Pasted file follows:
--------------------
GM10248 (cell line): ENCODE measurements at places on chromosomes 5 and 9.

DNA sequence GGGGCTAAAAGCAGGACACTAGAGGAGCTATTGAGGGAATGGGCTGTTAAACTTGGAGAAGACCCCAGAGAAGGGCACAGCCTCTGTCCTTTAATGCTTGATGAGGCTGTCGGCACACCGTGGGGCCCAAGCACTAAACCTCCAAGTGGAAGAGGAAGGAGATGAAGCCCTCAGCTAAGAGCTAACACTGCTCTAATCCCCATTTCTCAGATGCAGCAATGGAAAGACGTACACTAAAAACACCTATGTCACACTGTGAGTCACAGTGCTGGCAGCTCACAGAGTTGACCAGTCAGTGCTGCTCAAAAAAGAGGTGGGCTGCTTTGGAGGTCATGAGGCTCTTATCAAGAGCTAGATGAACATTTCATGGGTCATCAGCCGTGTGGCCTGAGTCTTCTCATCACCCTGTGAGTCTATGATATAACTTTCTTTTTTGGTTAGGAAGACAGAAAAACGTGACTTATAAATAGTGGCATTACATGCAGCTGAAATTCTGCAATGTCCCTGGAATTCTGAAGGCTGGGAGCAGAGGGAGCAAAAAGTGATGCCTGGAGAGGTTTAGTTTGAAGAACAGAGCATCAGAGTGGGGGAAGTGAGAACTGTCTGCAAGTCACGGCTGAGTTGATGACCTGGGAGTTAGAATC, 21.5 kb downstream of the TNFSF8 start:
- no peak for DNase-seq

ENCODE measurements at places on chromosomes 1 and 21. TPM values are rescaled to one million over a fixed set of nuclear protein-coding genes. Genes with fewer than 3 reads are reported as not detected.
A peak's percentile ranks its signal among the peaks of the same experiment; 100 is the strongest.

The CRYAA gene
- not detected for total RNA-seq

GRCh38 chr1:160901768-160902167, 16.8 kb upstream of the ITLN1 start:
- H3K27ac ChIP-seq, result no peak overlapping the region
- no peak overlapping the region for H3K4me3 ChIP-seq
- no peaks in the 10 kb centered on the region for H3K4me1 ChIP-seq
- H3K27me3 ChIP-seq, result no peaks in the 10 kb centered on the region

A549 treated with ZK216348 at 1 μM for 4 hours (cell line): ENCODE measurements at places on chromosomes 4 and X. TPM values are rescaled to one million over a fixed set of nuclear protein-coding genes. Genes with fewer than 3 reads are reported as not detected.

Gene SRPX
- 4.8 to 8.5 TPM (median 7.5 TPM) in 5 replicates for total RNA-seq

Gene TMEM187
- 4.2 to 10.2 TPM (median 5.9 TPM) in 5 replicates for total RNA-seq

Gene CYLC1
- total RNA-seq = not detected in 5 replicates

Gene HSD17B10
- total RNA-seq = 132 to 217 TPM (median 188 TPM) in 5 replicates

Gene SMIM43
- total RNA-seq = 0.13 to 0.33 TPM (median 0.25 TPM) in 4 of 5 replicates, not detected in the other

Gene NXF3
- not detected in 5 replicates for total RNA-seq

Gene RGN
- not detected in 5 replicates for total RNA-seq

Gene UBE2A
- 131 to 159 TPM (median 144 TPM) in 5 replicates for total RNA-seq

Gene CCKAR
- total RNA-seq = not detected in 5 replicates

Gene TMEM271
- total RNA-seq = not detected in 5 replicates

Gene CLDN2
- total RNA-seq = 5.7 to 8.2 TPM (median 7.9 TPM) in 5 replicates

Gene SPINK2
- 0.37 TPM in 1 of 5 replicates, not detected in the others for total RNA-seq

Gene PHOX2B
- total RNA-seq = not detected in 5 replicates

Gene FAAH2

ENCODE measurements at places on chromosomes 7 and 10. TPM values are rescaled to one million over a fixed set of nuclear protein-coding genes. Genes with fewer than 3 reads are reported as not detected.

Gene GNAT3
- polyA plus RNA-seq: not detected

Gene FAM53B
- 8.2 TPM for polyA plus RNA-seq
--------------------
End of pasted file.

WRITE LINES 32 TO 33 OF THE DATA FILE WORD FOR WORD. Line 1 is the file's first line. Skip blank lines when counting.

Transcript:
Gene TMEM271
- total RNA-seq = not detected in 5 replicates